The total student loan debt in 2020 was $1.56 trillion among 44.7 million Americans according to an article published in Forbes. The average student loan debt was $32,731. Only about 1,500 people (out of about 136,000 who applied) got approved for public loans. Some of the most populous states, like California, Texas, Florida and New York had the highest student debt.
Many other countries worldwide, including the UK, do not share this extreme student loan crisis that the US does. In this day in age, when going to college is required for many careers, it should not be a privilege to receive a higher education–yet America acts like it is.
Colleges and universities charge absurd tuitions, especially when compared to the median income of a person in America, which was 31,133 in 2019. The average tuitions of 2020-21 are $9,687 for public in-state universities, $21,184 for the public out of state universities and the whopping $35,087 for private colleges in the US according to US News.
The UK has student loan issues of its own, but not nearly to the same extent as the US. The UK uses public and private loans, as the US does, but the policies for public loans are much better fit the country’s economy and the interest of the students and families involved.
Public loans ensure that the government wipes all debt after 30 years and that the amount owed depends on fiscal income. The loans also do not change credit scores, and people do not start paying debt until they earn over £26,575 a year. Once this threshold reaches, people will pay 9% of their income after that.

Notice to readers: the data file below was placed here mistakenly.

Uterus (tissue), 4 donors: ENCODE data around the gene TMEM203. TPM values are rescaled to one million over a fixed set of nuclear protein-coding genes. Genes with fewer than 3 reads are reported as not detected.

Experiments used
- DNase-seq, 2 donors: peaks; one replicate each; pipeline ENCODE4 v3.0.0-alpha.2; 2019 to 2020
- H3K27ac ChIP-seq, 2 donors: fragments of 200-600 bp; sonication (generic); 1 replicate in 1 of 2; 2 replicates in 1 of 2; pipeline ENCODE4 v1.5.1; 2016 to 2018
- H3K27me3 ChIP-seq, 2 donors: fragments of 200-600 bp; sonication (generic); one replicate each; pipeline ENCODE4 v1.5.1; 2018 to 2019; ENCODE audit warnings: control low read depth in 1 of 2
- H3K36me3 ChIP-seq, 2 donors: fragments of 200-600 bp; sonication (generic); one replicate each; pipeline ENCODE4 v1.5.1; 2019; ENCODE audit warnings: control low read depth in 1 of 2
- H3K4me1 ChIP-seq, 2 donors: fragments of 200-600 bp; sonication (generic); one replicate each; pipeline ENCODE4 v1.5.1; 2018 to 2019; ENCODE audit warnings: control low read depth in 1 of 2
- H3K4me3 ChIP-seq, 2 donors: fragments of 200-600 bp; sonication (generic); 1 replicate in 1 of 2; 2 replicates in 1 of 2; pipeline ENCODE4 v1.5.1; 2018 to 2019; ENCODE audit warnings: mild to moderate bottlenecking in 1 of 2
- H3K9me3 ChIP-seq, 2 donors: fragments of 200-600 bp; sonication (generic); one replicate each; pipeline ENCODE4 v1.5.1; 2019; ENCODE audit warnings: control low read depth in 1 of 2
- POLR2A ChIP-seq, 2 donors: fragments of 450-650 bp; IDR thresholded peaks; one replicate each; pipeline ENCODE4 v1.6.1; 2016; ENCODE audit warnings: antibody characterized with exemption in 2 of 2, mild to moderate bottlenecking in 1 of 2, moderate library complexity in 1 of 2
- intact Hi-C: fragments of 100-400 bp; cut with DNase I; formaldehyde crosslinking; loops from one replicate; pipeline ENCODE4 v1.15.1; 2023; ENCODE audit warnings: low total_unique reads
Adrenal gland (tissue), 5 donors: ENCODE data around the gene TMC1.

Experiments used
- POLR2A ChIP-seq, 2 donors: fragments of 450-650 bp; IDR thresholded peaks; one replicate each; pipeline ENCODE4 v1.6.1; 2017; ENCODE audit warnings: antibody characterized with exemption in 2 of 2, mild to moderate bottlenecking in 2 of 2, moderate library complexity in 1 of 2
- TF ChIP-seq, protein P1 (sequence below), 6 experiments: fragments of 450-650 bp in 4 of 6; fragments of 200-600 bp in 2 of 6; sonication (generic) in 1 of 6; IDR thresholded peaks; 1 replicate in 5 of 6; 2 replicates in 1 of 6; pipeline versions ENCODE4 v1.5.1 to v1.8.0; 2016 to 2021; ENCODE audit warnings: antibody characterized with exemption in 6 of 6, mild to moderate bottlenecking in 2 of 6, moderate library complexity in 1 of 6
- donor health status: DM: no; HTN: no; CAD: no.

The US and the UK are thought of as relatively similar countries in terms of culture; the two countries speak the same language, communicate in somewhat similar ways and share some popular culture. However, the differences between the higher education systems in each country are very different.
The varying values of education and economic systems are at the root of the differences between the countries. While the US stresses the importance of getting a well rounded education into later years, the UK focuses on zeroing in on specific areas of interests from a younger age.
The US nearly requires college for decent and lasting careers but doesn’t make it accessible to students of all socioeconomic backgrounds while the UK enables more support in terms of student loans.
So, where does an American high school student fit into all of this? One of the most important considerations in determining where to pursue higher education is the factor of tuition.
The prices of US private colleges are substantially higher that public universities, specifically in-state universities. For the least expensive overall tuition, an in-state public college is the way to go.
However, if looking for a private college that may be smaller and more focused, a UK school could fit the long-term plans since the student-loan program is much more forgiving than that of the US.
Ultimately the decision of whether or not to make the leap to the UK for college depends on a student’s particular situation.